Advance Reservations Commitment of a guaranteed share of a resource ahead of usage time Resources : Nodes, Bandwidth, Storage Advantages: Lowers risk for user Easier capacity planning for provider Assured income Applications : workflow, multimedia applications, etc. Are a form of SLA 11
Aneka’s SLA-View for Resource Allocation User/Broker Enterprise Grid Negotiation Protocol Engine Master Node Membership Scheduling Reservation Service Service Service Node Pricing Membership Reservation Task Selection Policy Store Store Store Policy Execution Execution Execution Node Node Node Execution Allocation Service Service Time Slot Reservation Task Selection Store Store Policy Ack: C.S. Yeo 12
Pricing of Reservations Dynamic pricing based on utilization level p ax by Where p is the unit price, x is the static component (base price), and y = load factor * z, is the dynamic component a and b are the relative weights b can be set higher when resource availability is low and vice versa Serves as a method of admission control takes advantage of market conditions C.S.Yeo, S. Venugopal, X. Chu, and R. Buyya, Autonomic Metered Pricing for a Utility Service, Technical Report, GRIDS-TR-2008-16, GRIDS Laboratory. 13
Revenue vs Strategy 14
Cloud Provider Architecture Users/ Brokers Service R equest Examiner and A dmission Control - Customer-driven Service Management - Computational R isk Management - Autonomic Resource Management SLA Resource Allocator Pricing Accounting VM Service R equest Monitor Monitor Dispatcher Virtual Machines (VMs) Physical Machines 15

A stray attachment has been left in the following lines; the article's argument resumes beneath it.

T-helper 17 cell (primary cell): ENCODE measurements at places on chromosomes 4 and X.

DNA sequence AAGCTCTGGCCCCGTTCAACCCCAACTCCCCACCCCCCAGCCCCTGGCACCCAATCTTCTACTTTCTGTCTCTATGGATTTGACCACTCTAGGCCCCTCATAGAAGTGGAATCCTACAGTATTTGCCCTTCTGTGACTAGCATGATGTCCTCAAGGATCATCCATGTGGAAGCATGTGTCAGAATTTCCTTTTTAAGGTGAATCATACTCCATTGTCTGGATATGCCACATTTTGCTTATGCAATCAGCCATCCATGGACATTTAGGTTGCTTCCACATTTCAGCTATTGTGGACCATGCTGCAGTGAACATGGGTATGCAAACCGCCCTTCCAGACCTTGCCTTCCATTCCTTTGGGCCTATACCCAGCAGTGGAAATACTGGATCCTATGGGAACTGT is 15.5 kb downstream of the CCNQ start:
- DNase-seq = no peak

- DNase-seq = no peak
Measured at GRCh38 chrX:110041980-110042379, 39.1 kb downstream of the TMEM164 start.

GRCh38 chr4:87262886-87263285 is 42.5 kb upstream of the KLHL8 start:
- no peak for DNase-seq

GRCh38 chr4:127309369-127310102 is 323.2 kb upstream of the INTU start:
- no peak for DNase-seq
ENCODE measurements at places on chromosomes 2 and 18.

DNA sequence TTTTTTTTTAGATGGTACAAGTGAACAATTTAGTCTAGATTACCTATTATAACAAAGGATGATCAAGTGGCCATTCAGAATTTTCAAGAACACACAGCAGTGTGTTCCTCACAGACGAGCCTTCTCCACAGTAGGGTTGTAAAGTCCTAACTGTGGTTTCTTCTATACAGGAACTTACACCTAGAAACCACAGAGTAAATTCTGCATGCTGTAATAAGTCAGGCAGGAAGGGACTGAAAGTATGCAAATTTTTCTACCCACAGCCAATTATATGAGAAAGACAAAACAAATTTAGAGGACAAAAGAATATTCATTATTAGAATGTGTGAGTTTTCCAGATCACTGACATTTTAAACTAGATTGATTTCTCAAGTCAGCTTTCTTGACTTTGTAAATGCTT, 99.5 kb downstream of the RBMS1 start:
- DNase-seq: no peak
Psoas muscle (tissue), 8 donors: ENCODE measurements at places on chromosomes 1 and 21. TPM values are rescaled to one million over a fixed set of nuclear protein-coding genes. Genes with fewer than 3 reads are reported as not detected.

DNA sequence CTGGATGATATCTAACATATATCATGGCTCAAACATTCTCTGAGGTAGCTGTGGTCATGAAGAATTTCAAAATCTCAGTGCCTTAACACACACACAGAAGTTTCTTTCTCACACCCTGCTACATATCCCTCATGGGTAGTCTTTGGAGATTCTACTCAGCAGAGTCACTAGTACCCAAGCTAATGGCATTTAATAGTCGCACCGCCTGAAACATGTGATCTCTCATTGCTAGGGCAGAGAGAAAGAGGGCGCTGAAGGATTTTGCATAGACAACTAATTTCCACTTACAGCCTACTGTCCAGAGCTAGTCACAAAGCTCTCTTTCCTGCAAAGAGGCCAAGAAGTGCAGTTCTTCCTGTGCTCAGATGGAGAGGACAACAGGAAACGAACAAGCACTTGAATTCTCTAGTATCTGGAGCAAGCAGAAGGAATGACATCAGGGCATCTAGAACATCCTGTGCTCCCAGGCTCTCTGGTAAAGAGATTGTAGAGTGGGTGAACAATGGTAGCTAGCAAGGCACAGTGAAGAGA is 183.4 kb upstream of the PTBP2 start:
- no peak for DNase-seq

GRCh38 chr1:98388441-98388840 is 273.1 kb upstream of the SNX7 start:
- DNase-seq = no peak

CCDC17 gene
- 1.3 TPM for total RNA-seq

Gridbus Broker: Abstracting Resource Access Home Node/Portal Credential Repository MyProxy Portlets batch() Gridbus -PBS -Condor Broker -SGE fork() Data Catalog Globus Aneka Data Store Unicore SSH Job manager Access Technology fork() Gateway batch() fork() batch() SRB -PBS Grid FTP -PBS Gridbus Gridbus -Condor -Condor agent agent -SGE -SGE -XGrid 16
Broker-Provider Negotiation Provider Broker Negotiation Negotiation Module Module Advance Reservation Resource Allocation Scheduler Manager Job Submission and Monitoring Broker acts as a user agent Broker translates user requirements to resource requirements However, the negotiation process is invisible to the end user. 17
The Negotiation Protocol 18
Effect of deadline urgency S. Venugopal, X. Chu, and R. Buyya, “A Negotiation Mechanism for Advance Resource Reservation using the Alternate Offers Protocol”, IWQoS 2008. 19
MetaCDN: Brokering Cloud Storage Providers Dr. James Broberg, University of Melbourne, http://www.metacdn.org 20
Open Questions How to commoditise cloud services ? What would be the structure of the Cloud services market ? What are the accounting and payment mechanisms available ? How to monitor and enforce the SLAs arrived at by negotiation ? Who arbitrates the process ? 21
Thank You Questions? http://www.gridbus.org
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Title: Market-Oriented Cloud Computing: Vision, Hype, and Reality for Delivering IT Services as Computing Utilities